Democrats are taking extraordinary action to protect voting rights

Boris and GOP lawmakers
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Republican lawmakers are attempting to pass legislation making it harder to vote in the US, forcing Democrats to take extraordinary action to combat it.

GOP legislators in several states are advancing bills that place more restrictions on voting, prompting Democrats to leave the state to stop the bills from passing. This comes after Donald Trump’s election loss last year, which he falsely claimed was due to voter fraud.

But it’s not just in the US where voting rights are under threat. In the UK, the Tories also have plans that threaten the franchise.

Flying out of the state

In Republican-controlled Texas, lawmakers advanced a bill earlier this month that would stop drive-thru voting, 24-hour polling stations, place new ID requirements on mail-in ballots, and ban drop boxes.

In response, Democrats flew out of the state – as the Republicans need a two-thirds quorum to go ahead with state business. Quorum refers to the minimum number of members of a legislature that must be present to make the meeting valid.

Texas Democrats had employed a similar walk-out in May to protest the voting bill at an earlier stage – but the last time they actually left the state to stop the progress of a bill was 2003.

Texas already has some of the tightest voting laws in the US, with only those meeting specific criteria – such as being disabled or over 65 – able to vote by post. Trump won the state in the 2020 election, but it had some of the lowest turnout figures across the country.

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Country-wide issue

Texas isn’t the only state where Republicans are trying to curb voting rights – the GOP has also advanced restricting bills in states such as Alabama and Florida.

President Joe Biden has criticised the attempts, saying:

There is an unfolding assault taking place in America today, an attempt to suppress and subvert the right to vote in fair and free elections, an assault on democracy, an assault on liberty, an assault on who we are as Americans.

Biden has asked for reinstatement of some of the parts of the 1965 Voting Rights Act that the Supreme Court got rid of in 2013.

However, he did not endorse a change many Democrats are asking for. Voting rights advocates want him to support alterations to the Senate filibuster rule so Democrats need only a simple majority vote to pass legislation.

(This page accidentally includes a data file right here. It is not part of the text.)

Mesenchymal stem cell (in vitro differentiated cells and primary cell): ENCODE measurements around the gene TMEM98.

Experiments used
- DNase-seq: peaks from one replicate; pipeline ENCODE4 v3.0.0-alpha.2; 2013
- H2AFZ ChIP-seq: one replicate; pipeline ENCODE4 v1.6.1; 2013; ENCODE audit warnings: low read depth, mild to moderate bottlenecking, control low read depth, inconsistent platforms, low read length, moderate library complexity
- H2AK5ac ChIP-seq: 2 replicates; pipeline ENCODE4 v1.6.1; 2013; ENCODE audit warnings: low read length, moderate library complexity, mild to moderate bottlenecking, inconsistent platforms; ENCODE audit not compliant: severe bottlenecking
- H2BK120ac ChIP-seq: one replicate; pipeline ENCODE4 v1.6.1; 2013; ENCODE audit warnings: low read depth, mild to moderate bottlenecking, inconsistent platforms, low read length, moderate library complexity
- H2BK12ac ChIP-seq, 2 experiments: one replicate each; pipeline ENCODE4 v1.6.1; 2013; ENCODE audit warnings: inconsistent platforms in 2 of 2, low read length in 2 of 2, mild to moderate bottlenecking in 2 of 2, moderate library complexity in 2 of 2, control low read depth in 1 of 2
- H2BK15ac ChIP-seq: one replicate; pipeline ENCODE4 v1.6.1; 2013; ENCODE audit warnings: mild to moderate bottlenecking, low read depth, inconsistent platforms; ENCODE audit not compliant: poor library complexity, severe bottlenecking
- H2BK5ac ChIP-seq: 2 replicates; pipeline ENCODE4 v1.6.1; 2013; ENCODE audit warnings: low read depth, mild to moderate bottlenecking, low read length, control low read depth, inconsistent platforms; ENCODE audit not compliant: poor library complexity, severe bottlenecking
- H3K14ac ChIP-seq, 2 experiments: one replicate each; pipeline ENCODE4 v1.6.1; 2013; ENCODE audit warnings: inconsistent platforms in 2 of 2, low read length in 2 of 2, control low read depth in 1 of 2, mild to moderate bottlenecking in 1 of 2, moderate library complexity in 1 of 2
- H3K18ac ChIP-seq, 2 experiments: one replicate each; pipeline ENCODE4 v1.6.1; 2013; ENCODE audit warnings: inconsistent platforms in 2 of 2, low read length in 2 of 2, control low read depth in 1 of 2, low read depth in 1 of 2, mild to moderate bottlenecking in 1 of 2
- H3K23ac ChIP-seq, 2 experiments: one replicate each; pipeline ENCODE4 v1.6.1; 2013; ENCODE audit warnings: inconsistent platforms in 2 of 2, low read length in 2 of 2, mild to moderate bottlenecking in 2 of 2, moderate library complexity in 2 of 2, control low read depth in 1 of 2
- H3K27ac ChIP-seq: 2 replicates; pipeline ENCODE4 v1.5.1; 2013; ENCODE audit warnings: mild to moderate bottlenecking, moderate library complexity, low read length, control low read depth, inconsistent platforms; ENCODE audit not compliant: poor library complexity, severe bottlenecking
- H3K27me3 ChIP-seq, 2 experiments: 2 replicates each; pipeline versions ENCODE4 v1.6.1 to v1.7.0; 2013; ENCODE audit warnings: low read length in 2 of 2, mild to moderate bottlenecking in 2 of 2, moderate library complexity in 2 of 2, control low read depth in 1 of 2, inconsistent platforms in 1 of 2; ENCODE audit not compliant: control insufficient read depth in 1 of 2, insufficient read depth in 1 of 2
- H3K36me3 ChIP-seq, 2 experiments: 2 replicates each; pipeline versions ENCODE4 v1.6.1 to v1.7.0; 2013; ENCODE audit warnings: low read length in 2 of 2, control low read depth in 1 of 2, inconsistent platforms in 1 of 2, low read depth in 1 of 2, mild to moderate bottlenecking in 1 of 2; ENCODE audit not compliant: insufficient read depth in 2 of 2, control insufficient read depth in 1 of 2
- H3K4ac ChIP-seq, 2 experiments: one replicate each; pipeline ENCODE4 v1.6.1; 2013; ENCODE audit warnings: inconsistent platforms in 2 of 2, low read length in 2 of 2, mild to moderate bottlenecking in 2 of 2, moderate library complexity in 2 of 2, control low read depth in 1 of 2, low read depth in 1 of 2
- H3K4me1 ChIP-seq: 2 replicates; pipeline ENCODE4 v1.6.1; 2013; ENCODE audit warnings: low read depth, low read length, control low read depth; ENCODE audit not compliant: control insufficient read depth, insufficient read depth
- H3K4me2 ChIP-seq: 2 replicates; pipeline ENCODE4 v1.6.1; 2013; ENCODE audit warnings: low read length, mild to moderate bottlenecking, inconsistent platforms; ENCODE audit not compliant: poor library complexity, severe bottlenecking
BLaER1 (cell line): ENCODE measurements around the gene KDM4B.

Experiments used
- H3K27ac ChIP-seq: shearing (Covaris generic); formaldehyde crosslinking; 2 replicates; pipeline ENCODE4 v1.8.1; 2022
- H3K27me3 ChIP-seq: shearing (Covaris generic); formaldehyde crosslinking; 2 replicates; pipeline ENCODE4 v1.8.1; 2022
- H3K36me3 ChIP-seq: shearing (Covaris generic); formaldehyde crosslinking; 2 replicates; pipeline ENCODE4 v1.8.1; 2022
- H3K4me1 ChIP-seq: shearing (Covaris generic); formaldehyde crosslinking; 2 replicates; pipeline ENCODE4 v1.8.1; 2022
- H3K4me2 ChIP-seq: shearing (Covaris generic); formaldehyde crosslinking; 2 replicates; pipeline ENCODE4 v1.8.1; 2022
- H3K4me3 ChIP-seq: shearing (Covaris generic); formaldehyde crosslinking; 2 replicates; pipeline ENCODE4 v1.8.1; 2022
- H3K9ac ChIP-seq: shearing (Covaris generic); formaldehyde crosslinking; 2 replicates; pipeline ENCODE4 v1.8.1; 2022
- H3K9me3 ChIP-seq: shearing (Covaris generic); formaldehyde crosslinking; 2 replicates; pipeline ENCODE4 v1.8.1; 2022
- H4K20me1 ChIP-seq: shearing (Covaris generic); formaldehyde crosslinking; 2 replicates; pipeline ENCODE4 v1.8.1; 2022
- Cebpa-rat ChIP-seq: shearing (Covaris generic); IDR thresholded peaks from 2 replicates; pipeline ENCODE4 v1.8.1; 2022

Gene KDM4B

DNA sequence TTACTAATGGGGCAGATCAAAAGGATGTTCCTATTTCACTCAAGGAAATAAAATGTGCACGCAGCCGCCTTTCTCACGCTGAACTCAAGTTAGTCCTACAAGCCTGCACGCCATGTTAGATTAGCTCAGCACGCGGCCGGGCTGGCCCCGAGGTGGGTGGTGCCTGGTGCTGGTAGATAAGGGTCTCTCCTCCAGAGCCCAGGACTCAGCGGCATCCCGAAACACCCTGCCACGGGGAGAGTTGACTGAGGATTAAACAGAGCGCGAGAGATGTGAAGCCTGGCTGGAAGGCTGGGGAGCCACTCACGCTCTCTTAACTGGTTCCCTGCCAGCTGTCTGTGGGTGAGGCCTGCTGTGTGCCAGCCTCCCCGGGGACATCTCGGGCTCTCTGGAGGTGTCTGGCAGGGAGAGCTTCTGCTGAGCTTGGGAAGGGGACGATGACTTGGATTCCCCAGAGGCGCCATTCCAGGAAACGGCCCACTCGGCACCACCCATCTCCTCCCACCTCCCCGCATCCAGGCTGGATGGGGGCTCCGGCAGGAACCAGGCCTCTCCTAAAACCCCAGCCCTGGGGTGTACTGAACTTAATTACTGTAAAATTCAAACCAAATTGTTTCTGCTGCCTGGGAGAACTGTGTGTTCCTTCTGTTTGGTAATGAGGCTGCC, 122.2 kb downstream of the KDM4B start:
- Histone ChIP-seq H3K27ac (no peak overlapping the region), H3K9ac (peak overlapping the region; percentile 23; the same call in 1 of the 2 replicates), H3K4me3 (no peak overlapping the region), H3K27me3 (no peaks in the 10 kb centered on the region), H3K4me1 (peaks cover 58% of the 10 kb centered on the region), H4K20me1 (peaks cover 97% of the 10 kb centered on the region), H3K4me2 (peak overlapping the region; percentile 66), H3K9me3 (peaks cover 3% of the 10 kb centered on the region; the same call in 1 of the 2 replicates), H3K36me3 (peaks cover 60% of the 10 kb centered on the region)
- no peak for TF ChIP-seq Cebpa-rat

In the meantime, Democrats are also using filibustering as a tactic as they try to resist voting laws. In Alabama, walking out to block the quorum is impossible as Republicans there have a supermajority, meaning a quorum can be formed without Democrats.

As a result, Democrats in Alabama attempted to launch a filibuster to block Republican voting restrictions in May, but it was unsuccessful.

And with a Republican majority in the Supreme Court – Democrats have little support there either. At the beginning of July, the Supreme Court decided a big voting rights case. It upheld two restrictive Arizona voting laws that “essentially gutted what’s left of the Voting Rights Act”.

The scale of the problem

According to the Brennan Center for Justice, as of 14 July, 18 states across the US have enacted 30 laws that restrict voting access just this year. More than 400 bills intending to make it harder to vote were introduced during the 2021 legislative session, across nearly every state.

But the Biden administration is fighting back. The ‘For the People Act’ could make state-level laws less effective. It has passed the House, but still needs to pass the Senate to be enacted into law.

Voting rights advocates Common Cause are calling for US residents to write to their senators and ask them to support the For the People Act:

We the People deserve a responsive, accountable government that gives us all a stronger voice and puts our needs ahead of special interests.

Congress must pass the For The People Act (H.R. 1) — a bold, comprehensive package of democracy reforms including independent redistricting commissions, citizen-funded elections, closing the revolving door between government and corporate interests, and protecting voters against discrimination.

H.R. 1 — is the boldest democracy reform since Watergate. It’s a massive overhaul of money-in-politics, voting, and ethics laws — all to make our democracy more inclusive.

Voter suppression in the UK

It’s not just the US enacting laws to disenfranchise voters – the UK government has also set out plans to introduce a mandatory requirement for voters to provide photo ID.

Opposition MPs and campaigners have slammed the move as one that will decrease turnout, and particularly target minority voters.

When the plans were announced, Labour MP Nadia Whittome said:

Requiring photo ID to vote when 1 in 4 don’t have it will stop people from voting. But that’s the point. Because this isn’t about stopping voter fraud – it’s about disenfranchising the young, the poor, and people of colour. People less likely to vote Tory.

Global voter suppression

There is no evidence that these restrictions are necessary in either the UK or the US. In the UK voter fraud is such a small problem the reforms are in no way justified, and in the US, new voter restrictions only play into Trump’s false claims that voter fraud led to his loss last year.

The concurrent attempts to disenfranchise parts of the electorate on both sides of the Atlantic are concerning for the future of democracy – particularly because such laws disproportionately affect those less likely to vote Republican or Conservative.

Featured image via YouTube/The Telegraph & YouTube/CBS Evening News

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